VL: Intellectuals are collaborating while attempting to find solutions to the many healthcare problems that have developed over time. We believe global healthcare is heading in a positive direction, as medical tourism and its exponential growth has shown. Healthcare seems to be gaining recognition and gradually moving past the tipping point of escalated cost issues into a more stable value based healthcare system.
MTT: What do you think is the biggest challenge to the industry?
VL: The biggest challenges are lack of patient education and finding measures to cut wasteful expenditures in healthcare.
MTT: Please describe your upcoming event.
VL: The upcoming event will be held in India. We are determining the appropriate time to hold the conference, as it deserves undivided attention.
We would like to hold this event in Ahmedabad, a city in Gujarat, India. We opted for this city because of its location, which is closest to UAE and Africa, and there are several healthcare success stories to showcase.
Some success stories and efficient practices come from a public hospital system that includes hospital services with research capacities. Here patients can walk-in and seek professional care for approximately 70 cents. This fee gives them access to any specialist’s service for a period of15 days. These specialist doctors are paid at 600 rupees an hour, which translates to $10/hour and devote 3 hours per week away from their private practice.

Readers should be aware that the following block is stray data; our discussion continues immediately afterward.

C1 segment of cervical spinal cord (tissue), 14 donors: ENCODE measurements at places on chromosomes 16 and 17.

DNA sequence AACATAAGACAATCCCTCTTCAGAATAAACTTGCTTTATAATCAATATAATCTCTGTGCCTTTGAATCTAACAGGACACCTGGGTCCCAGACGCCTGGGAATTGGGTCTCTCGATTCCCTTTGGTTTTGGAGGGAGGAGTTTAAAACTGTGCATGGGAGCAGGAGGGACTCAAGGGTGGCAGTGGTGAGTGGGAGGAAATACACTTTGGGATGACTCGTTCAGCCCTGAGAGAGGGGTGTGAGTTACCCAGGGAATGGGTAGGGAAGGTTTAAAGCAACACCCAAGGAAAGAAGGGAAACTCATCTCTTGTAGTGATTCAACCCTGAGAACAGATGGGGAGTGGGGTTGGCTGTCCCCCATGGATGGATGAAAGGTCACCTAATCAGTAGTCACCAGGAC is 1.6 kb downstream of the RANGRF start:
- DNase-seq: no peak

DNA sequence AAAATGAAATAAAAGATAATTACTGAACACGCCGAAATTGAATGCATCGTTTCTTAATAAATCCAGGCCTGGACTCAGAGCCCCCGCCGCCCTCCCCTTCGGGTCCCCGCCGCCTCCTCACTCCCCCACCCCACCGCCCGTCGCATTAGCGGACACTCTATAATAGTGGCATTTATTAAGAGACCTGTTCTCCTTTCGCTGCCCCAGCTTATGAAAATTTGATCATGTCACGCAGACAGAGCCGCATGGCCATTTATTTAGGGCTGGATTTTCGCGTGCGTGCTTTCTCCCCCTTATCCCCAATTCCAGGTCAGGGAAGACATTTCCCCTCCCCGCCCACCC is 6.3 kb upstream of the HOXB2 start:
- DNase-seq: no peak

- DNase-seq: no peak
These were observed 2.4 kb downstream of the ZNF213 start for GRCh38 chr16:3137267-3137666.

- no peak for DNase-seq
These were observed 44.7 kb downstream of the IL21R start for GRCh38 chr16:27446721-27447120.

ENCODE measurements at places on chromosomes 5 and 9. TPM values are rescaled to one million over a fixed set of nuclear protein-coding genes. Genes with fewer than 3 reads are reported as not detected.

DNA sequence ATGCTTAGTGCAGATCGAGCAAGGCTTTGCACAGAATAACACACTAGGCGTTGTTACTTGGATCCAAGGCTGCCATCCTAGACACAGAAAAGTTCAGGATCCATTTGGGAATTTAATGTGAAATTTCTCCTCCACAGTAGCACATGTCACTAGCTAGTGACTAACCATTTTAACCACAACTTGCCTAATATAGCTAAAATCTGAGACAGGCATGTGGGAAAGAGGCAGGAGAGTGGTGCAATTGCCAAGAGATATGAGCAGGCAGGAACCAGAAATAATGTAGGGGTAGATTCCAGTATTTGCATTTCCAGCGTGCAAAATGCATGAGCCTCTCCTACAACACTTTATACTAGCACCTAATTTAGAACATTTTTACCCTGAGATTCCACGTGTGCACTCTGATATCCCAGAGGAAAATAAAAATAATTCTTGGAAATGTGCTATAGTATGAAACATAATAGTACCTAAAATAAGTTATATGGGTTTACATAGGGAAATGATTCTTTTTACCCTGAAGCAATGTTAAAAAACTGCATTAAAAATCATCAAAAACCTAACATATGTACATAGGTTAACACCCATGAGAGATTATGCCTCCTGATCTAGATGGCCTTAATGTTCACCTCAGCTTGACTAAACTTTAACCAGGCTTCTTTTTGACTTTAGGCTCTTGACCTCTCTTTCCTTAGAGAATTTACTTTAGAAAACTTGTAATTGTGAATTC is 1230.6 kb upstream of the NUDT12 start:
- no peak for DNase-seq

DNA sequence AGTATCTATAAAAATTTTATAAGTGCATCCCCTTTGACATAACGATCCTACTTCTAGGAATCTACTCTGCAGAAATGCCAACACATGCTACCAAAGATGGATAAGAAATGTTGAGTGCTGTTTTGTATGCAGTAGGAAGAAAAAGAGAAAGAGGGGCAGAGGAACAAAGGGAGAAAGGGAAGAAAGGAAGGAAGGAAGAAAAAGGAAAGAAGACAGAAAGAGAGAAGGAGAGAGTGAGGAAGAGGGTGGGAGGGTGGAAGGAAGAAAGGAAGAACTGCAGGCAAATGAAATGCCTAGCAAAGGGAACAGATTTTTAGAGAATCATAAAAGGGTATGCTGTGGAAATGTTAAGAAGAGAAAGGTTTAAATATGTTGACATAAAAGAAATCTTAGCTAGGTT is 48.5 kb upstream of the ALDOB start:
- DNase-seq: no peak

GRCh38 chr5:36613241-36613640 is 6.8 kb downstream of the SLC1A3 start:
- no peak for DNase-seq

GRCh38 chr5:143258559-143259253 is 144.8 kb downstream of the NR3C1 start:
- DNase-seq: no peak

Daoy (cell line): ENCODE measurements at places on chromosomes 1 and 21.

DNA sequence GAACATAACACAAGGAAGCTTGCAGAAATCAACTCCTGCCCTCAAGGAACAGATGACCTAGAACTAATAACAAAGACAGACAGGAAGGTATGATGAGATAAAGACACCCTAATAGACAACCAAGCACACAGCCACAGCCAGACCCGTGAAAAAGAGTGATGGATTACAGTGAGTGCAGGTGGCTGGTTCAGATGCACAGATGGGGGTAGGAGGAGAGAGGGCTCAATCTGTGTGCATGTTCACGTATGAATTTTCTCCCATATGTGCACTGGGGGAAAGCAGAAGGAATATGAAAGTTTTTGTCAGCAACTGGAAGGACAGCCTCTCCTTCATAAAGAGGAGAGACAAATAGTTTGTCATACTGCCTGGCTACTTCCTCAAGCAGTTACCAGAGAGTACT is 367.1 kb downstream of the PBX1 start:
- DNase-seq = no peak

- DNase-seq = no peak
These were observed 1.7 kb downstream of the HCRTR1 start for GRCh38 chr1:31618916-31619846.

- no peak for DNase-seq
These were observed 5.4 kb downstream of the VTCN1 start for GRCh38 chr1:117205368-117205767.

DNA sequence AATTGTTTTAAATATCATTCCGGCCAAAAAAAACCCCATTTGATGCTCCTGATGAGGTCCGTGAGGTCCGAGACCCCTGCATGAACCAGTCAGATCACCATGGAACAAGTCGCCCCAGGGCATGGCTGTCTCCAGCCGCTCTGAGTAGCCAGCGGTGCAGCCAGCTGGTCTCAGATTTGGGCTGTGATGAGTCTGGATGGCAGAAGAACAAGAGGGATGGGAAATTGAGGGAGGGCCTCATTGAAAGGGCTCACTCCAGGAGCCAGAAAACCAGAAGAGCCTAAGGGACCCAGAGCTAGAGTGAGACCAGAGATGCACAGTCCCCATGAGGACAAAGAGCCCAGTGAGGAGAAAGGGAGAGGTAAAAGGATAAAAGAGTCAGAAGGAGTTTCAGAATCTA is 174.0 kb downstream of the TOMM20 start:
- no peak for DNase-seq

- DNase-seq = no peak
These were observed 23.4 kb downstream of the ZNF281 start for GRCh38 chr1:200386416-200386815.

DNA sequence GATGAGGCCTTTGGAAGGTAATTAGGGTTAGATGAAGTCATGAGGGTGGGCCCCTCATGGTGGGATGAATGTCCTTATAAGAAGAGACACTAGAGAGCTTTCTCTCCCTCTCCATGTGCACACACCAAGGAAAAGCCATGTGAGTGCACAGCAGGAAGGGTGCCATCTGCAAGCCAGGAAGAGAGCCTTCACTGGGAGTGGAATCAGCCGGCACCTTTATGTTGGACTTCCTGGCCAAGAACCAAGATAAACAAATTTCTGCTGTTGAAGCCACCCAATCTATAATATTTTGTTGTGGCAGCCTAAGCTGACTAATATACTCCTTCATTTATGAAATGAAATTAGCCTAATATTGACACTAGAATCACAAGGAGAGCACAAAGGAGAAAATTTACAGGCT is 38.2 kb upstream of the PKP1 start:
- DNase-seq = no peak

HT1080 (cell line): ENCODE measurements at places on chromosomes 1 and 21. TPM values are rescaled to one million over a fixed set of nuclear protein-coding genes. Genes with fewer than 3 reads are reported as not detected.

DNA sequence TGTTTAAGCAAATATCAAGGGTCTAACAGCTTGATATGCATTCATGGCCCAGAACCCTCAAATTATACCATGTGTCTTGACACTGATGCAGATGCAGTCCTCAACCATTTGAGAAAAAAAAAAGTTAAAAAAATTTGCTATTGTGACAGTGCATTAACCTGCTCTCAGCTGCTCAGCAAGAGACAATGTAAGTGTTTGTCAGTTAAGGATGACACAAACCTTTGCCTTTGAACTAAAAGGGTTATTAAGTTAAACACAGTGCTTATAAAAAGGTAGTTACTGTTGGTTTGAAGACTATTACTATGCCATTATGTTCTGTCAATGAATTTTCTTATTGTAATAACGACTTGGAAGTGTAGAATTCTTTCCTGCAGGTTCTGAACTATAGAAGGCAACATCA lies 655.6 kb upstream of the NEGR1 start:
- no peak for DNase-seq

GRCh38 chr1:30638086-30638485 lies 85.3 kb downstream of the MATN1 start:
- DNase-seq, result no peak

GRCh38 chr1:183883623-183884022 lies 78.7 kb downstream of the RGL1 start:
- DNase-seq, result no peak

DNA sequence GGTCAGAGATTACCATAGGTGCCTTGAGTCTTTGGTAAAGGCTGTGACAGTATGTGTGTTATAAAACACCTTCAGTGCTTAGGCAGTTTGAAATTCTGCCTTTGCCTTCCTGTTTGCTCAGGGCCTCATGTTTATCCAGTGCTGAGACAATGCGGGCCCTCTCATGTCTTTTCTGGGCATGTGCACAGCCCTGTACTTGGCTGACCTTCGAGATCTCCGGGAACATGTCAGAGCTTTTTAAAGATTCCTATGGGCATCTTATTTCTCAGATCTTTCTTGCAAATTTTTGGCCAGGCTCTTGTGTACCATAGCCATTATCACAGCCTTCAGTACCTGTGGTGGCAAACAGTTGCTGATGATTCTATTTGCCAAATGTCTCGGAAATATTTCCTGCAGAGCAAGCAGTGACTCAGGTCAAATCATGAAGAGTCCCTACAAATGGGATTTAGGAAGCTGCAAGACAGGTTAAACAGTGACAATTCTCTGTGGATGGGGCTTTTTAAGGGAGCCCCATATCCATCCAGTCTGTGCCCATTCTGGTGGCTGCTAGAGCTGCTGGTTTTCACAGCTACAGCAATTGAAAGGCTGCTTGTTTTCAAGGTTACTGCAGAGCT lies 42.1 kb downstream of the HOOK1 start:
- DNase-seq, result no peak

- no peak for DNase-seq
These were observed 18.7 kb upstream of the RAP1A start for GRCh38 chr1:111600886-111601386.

MTT: Did you say 70 cents? You can’t even buy a pack of chewing gum for 70 cents.
VL: The extraordinary factor is that specialist doctors are enthusiastic about these opportunities to serve at this public hospital because they get recognition for their contributions in research.
They are meeting new types of patients where they are able to practice their knowledge fully since these facilities are research institutions, as well. Since this practice is welcome by the doctors, they get to practice medicine on specialty cases that needs collective efforts in treatment – under one roof and the experience they develop with such collective endeavor is priceless for their own practices.
Another excellent feature that needs to be mentioned is that couples (husbands and wives) are able to get insured for cancer for 2005 rupees, which translates into $35 for life with no age restriction.
If one hospital is successful at creating quality research material, than I think this is the most cost affordable way of doing research-a great value to healthcare.
I believe these are models that people need to be aware of.